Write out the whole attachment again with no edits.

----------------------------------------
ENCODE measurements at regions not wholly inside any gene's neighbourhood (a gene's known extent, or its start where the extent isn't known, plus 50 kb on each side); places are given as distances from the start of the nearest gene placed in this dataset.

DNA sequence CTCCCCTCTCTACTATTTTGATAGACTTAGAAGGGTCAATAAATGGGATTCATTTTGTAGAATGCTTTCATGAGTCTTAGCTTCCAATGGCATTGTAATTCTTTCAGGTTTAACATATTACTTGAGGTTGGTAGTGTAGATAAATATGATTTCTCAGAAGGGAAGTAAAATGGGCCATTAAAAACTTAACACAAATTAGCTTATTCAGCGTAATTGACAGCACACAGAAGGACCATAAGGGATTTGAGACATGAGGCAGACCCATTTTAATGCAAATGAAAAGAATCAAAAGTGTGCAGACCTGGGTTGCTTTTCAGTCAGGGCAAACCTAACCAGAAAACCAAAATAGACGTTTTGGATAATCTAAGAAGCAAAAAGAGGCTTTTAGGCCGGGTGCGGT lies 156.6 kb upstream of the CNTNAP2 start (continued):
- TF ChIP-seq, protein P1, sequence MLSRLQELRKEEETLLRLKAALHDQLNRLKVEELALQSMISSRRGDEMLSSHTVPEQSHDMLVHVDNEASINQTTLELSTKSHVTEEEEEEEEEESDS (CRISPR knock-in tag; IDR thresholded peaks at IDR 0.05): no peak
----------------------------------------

ENCODE measurements at regions not wholly inside any gene's neighbourhood (a gene's known extent, or its start where the extent isn't known, plus 50 kb on each side); places are given as distances from the start of the nearest gene placed in this dataset.

DNA sequence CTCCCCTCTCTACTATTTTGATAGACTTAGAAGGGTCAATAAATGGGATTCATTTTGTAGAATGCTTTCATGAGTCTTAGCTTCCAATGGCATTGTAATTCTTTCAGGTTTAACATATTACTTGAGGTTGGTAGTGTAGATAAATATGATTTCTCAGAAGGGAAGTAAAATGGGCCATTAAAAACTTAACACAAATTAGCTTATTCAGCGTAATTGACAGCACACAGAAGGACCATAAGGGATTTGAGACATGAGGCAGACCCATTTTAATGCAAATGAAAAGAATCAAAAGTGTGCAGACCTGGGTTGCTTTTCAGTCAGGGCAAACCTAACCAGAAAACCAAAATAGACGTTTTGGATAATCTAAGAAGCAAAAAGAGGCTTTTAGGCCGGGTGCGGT lies 156.6 kb upstream of the CNTNAP2 start (continued):
- TF ChIP-seq, protein P1, sequence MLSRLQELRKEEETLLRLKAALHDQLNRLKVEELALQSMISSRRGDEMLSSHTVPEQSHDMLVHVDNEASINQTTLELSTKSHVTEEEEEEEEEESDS (CRISPR knock-in tag; IDR thresholded peaks at IDR 0.05): no peak